The State of the Smartphone Market, April 2012
Apple is continuing to dominate the smartphone market, but not quite as much as I had originally predicted. We know that Android devices, by their very nature, outnumber iOS devices. I imagine that Android users are numerous for three reasons:
- Android devices offer variety, and flood the market with differentiation
- Android devices are far more advanced with chipsets, screen technologies, and LTE (on top-tier devices, of course)
- Older Android devices offer a cheaper entry into the market for first-time smartphone buyers
So, in order to attack these points, Apple has a pretty clear need to fill with what is hopefully named the iPhone 5. “The New iPhone” will be an irritating and unnecessary brand nomenclature change.
In order to attack those Android advantages, Apple first needs to have two or three differentiated devices at different sizes. The iPhone 3.5”, iPhone 4”, and iPhone 4.5”… obviously branded differently. Second, Apple needs LTE. Badly. 3G felt it’s age two years ago. Just slapping the 4G logo on your AT&T devices doesn’t work, guys. Finally, Apple needs to bring the price down. I know old models are going for cheap, but we all know the iPhone 4S was originally planned as a low-end phone before the 5 was postponed. Can you imagine, the iPhone 3.5”, now for $50? LTE, quad-core, for cheap?
It certainly wouldn’t be the Apple way of doing things.
Ice Cream Sandwich is pretty.
I have been running it stock on the Galaxy Nexus for a few months now. When compared to Gingerbread, ICS is leaps and bounds more consistent and cohesive of a UI paradigm. The pitfall of the Google app model is now all that’s holding back the platform from being a unified idea.
Giving developers free reign to do what they like with their apps is a very unique approach in this market. On the plus side, apps like Cerberus and custom launchers can exist that have deep system access and can even change the core software experience itself. Other app stores can also open up the options for users even more. However, with great choice comes great learning curves with devices such as these.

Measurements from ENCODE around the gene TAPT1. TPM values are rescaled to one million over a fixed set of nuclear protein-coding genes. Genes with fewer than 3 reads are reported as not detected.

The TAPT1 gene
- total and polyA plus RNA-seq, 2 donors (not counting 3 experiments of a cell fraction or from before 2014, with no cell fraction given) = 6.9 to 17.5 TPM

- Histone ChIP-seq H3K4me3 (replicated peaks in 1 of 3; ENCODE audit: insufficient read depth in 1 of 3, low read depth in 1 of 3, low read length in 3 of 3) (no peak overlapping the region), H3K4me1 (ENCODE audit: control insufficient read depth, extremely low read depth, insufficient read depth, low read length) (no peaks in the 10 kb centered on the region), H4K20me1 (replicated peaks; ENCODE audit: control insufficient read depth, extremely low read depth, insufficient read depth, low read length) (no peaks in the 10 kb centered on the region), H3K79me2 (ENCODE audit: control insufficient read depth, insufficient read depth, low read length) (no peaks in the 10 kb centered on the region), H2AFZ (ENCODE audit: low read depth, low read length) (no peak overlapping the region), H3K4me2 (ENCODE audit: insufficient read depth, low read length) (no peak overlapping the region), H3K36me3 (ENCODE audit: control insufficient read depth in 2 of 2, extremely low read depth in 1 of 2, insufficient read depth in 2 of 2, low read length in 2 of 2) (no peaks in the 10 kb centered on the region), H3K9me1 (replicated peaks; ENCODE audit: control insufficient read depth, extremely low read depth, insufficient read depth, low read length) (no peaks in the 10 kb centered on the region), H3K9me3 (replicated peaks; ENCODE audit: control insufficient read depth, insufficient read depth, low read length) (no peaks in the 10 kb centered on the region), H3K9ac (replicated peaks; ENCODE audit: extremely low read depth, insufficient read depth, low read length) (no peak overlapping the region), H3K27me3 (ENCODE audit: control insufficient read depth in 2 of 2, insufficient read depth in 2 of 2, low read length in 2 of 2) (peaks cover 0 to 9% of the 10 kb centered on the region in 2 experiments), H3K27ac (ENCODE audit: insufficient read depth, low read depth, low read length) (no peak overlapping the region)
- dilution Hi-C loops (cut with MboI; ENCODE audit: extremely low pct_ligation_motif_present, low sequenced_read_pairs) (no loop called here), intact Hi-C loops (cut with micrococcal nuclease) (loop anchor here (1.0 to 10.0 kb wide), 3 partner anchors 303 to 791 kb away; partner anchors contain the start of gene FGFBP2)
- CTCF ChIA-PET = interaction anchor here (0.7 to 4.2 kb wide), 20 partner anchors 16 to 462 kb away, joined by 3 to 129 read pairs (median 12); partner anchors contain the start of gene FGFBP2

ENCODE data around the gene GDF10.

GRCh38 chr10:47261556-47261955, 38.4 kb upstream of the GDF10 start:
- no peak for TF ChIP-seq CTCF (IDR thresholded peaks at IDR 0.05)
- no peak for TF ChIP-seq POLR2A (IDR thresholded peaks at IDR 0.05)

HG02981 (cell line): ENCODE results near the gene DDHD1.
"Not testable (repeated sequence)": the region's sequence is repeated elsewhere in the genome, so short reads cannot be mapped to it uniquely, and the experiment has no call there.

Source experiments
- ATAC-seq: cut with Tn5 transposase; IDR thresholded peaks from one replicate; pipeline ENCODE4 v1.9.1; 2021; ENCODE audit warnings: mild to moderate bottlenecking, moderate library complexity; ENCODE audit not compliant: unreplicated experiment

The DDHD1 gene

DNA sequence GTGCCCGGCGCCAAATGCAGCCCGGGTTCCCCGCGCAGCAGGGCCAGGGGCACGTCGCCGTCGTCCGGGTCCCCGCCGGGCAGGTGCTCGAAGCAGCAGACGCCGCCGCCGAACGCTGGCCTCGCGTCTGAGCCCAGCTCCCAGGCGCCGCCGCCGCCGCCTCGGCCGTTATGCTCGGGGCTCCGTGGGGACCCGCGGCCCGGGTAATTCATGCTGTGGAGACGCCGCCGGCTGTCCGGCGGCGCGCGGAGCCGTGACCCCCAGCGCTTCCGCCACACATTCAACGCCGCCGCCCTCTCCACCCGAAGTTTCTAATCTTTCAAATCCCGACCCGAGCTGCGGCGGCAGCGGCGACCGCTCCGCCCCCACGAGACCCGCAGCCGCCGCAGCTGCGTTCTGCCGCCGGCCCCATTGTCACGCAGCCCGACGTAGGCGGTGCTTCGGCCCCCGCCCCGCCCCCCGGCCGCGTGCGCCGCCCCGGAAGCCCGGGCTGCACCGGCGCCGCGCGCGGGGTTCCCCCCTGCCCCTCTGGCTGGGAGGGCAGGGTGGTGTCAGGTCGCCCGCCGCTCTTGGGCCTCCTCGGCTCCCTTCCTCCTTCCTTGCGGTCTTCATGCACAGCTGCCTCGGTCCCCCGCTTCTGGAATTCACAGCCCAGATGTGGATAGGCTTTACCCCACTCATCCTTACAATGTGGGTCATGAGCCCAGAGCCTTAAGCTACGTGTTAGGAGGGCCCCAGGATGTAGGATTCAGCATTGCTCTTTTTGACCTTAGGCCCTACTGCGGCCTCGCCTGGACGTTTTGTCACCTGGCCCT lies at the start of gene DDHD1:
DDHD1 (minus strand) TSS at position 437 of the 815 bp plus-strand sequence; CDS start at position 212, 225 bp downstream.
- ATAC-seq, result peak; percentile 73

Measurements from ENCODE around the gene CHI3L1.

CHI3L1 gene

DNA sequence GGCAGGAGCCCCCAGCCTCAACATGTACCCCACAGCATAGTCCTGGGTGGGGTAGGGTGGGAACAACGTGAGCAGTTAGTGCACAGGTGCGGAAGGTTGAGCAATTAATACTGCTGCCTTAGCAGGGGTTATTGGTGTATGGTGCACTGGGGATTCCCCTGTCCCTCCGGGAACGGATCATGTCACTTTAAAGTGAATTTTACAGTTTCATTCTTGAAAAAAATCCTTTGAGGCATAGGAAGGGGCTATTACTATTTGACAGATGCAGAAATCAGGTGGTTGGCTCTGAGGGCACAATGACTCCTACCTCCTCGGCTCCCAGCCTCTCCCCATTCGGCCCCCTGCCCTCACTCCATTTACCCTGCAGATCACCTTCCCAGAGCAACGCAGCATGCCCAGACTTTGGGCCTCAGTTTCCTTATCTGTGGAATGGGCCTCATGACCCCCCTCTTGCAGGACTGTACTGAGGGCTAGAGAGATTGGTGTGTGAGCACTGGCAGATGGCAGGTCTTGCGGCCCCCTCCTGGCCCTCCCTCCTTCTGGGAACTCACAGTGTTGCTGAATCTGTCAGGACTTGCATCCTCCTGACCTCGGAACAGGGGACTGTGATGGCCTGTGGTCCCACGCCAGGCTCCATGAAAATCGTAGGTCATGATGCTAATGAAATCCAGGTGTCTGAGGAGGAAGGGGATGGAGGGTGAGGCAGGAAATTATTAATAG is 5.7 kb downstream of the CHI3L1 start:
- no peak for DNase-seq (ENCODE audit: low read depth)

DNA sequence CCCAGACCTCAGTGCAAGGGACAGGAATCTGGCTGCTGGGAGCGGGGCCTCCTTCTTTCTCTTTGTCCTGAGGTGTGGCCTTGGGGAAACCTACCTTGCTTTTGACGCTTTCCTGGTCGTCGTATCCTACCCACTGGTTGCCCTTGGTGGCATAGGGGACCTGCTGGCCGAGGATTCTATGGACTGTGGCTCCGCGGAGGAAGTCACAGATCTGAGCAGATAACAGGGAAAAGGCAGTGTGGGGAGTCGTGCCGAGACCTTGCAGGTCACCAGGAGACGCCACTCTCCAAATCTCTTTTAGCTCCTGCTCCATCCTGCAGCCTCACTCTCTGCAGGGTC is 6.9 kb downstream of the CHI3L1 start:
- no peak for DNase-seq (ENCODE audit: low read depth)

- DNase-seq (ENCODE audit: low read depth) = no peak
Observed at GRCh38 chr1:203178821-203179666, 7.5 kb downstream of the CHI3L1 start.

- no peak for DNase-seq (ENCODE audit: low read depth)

Android is still difficult to pick up and understand.
And while I love the open source model to death, Google needs to figure out a better way to tell a cohesive story. They’re on the right track with 4.0.
The HTC One X was just released in Europe, and is coming soon to the US on Sprint (sort of) and AT&T. This phone is a fantastic piece of hardware. Perhaps the best ever made. What it isn’t, is a Google phone. Google’s UI ideas, Google’s native applications, and Google’s design principles have been changed and distorted to what HTC wants. Is that a good thing? I suppose. Differentiation can’t hurt, when used to improve.
However, it doesn’t improve upon stock Android. And this model continues to destroy any mindshare Android may have with consumers. What is Android to people? Something about Google, lots of phones have it but they all look different. The fragmentation delays updates, confuses UI paradigms, and ultimately confuses users looking for a new phone.
Google needs to take control of Android before it completely loses authority over it’s use and direction.
Nokia, Nokia, Nokia.
Boy, did I underestimate Nokia. The Lumia 800 and 900 are possibly the most attractive devices ever created. Essentially, Microsoft has Nokia to cling to. HTC, Samsung, LG, and the other Windows Phone manufacturers seem to have given up on pooling resources into Windows Phone. Seriously, HTC? The Titan II? You didn’t even bother making any changes! It’s now with LTE and a different camera. That’s cause to be ashamed.
Windows Phone is starting to show some lag behind the competition, and I’m not quite sure how to solve that problem. There are so many little features that make Windows Phone great. The Metro UI paradigm and consistency. Group contacts. Social integration. Xbox Live. So what do they need to add?
Here’s what’s missing: excitement. It’s not the “cool” brand to have. Some of that may have to do with the Windows name, but I think there’s a deeper problem at work. Windows Phone just isn’t being picked up by the power users. If Microsoft makes an effort to embrace the tweakers, computer nerds, and server guys, then the rest will start to trickle down.
So, Microsoft, start asking your small but loyal userbase what exactly they want.
Enthusiasts define what’s cool.
RIM is dead.
I’m calling it.
Current devices have no appeal whatsoever. The OS was dated 5 years ago, and the only unique thing BlackBerry brings to the table is BBM. BBM, a chat protocol easily replaced with iMessage, Kik, WhatsApp, or even AIM or Facebook Chat.
BBX, or BB10, isn’t supposed to hit consumers for another several months. What will that bring that will be enticing enough to convince a user to jump from iOS or Android? What will make that new BlackBerry look better than the iPhone 5 or Galaxy S III sitting next to it?
RIM hasn’t been one to impress me for many years, and I see no indication that they have changed their ways.
We’re inching, ever so slowly, toward the “Big 3” of the smartphone choices. The impending fall of RIM may give Windows Phone the boost it needs to make a presence known. This market absolutely needs at least three players to stay competitive. In the not-too-distant future, we’ll have our three left standing.